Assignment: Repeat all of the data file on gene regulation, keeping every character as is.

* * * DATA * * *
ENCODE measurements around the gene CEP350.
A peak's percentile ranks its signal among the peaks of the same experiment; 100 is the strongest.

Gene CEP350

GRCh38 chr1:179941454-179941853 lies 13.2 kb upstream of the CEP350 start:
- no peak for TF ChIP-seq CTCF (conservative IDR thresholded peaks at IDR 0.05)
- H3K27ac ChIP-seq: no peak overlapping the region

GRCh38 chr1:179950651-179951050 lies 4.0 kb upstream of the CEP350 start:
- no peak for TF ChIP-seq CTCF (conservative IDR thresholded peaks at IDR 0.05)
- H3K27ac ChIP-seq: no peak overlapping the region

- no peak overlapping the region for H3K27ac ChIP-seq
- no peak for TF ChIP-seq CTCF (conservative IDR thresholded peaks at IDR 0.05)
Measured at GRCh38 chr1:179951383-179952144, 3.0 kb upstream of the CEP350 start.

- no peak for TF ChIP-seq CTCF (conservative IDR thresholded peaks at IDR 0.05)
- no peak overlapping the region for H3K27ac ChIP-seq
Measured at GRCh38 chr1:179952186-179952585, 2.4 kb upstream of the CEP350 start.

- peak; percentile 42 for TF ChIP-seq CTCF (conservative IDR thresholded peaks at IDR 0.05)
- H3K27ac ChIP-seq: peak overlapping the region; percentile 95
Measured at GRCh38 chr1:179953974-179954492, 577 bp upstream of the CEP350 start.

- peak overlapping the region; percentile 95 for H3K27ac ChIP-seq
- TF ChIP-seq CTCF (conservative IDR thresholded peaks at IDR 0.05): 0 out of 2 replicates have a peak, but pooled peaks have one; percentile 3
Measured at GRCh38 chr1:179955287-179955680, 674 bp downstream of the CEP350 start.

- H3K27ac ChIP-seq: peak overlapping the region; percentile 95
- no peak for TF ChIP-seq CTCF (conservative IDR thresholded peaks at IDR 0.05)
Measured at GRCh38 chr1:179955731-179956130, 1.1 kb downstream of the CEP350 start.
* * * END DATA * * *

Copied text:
ENCODE measurements around the gene CEP350.
A peak's percentile ranks its signal among the peaks of the same experiment; 100 is the strongest.

Gene CEP350

GRCh38 chr1:179941454-179941853 lies 13.2 kb upstream of the CEP350 start:
- no peak for TF ChIP-seq CTCF (conservative IDR thresholded peaks at IDR 0.05)
- H3K27ac ChIP-seq: no peak overlapping the region

GRCh38 chr1:179950651-179951050 lies 4.0 kb upstream of the CEP350 start:
- no peak for TF ChIP-seq CTCF (conservative IDR thresholded peaks at IDR 0.05)
- H3K27ac ChIP-seq: no peak overlapping the region

- no peak overlapping the region for H3K27ac ChIP-seq
- no peak for TF ChIP-seq CTCF (conservative IDR thresholded peaks at IDR 0.05)
Measured at GRCh38 chr1:179951383-179952144, 3.0 kb upstream of the CEP350 start.

- no peak for TF ChIP-seq CTCF (conservative IDR thresholded peaks at IDR 0.05)
- no peak overlapping the region for H3K27ac ChIP-seq
Measured at GRCh38 chr1:179952186-179952585, 2.4 kb upstream of the CEP350 start.

- peak; percentile 42 for TF ChIP-seq CTCF (conservative IDR thresholded peaks at IDR 0.05)
- H3K27ac ChIP-seq: peak overlapping the region; percentile 95
Measured at GRCh38 chr1:179953974-179954492, 577 bp upstream of the CEP350 start.

- peak overlapping the region; percentile 95 for H3K27ac ChIP-seq
- TF ChIP-seq CTCF (conservative IDR thresholded peaks at IDR 0.05): 0 out of 2 replicates have a peak, but pooled peaks have one; percentile 3
Measured at GRCh38 chr1:179955287-179955680, 674 bp downstream of the CEP350 start.

- H3K27ac ChIP-seq: peak overlapping the region; percentile 95
- no peak for TF ChIP-seq CTCF (conservative IDR thresholded peaks at IDR 0.05)
Measured at GRCh38 chr1:179955731-179956130, 1.1 kb downstream of the CEP350 start.